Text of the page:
In some adversarial systems, the right to counsel in criminal proceedings was initially rejected. It was thought that the facts should speak for themselves, and that attorneys would only serve to muddy the issues. As a result, England did not provide felons the official right to legal counsel until 1836 (the Prisoners’ Counsel Act 1836), despite the fact that English courts had habitually allowed defendants to be represented by counsel since the mid-18th century. Advocates like Sir William Garrow and Thomas Erskine, 1st Baron Erskine helped usher in the adversarial court system that is still employed in most common law countries today throughout the second part of the 18th century. In the United States, however, personally retained counsel have had the right to appear in all federal criminal cases since the adoption of the Constitution, and in state cases since at least the end of the Civil War, though nearly all states provided this right much earlier in their state constitutions or laws. In federal felony prosecutions, appointment of counsel for indigent defendants was practically universal, though it varied greatly in state cases. [4] The United States Supreme Court did not rule until 1963 that destitute felony defendants in state courts must be given with legal representation at the state’s expense under the federal Sixth Amendment. 372 U.S. 335; Gideon v. Wainwright, 372 U.S. 335; Gideon v. Wainwright, 372 U.S. 3 (1963).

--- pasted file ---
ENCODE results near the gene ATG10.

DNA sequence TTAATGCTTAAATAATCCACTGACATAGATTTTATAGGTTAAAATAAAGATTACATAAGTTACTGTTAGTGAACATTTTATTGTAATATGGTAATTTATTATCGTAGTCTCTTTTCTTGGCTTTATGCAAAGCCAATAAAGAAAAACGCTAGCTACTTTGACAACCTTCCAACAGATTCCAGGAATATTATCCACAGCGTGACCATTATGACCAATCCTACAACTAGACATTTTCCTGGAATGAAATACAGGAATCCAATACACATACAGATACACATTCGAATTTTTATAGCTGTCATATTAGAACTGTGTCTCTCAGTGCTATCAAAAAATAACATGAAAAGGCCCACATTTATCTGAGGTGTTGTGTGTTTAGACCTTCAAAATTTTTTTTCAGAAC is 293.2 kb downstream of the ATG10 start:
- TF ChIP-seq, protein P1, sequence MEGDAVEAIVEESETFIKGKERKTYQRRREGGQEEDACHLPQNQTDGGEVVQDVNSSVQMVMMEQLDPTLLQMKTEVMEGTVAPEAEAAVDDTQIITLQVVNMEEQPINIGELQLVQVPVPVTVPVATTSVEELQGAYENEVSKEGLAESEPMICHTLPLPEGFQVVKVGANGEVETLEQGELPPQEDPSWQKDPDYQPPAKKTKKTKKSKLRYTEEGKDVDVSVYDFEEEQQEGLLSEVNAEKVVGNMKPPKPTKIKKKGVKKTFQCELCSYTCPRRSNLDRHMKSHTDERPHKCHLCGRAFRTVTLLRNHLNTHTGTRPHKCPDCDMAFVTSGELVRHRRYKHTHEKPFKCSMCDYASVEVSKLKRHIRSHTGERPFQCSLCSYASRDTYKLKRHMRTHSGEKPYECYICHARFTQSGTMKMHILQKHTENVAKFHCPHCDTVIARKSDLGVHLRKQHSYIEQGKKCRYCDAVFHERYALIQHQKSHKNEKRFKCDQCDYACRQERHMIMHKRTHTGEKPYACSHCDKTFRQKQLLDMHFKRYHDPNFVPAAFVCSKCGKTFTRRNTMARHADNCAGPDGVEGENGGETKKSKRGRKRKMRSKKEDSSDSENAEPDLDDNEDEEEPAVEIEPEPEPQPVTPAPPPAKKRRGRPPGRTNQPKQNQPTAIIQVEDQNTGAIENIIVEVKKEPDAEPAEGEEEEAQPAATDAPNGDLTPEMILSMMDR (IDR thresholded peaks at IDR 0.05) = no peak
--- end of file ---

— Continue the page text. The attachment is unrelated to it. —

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When a criminal defendant admits to a crime, one of the most fundamental contrasts between the adversarial and inquisitorial systems arises. There is no more controversy in an adversarial system, and the case moves on to punishment; nevertheless, in many countries, the defendant must have allocution of her or his crime, and an obviously fake confession will not be accepted even in common law courts. In an inquisitorial system, on the other hand, the fact that the defendant confessed is simply another fact submitted into evidence, and a confession by the defendant does not relieve the prosecution of the burden of proof. This enables plea bargaining in adversarial systems in a way that is difficult or impossible in inquisitional systems, and many criminal cases in the United States are resolved without a trial as a result of such plea agreements.

In some adversarial legal systems, the court is allowed to draw conclusions based on an accused’s refusal to undergo cross-examination or answer a specific question. The defense’s ability to use quiet as a tactic is obviously limited as a result. The Fifth Amendment has been construed in the United States to bar a jury from drawing a negative inference based on a defendant’s use of his right not to testify, and the jury must be so instructed if the defendant wants it.

Lord Devlin is a character in the novel Lord Devlin. “It can also be argued that two prejudiced searchers beginning at opposing ends of the field will be less likely to miss anything than the impartial searcher beginning in the centre,” the Judge remarked. [5]

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Posted in nursing by Clarissa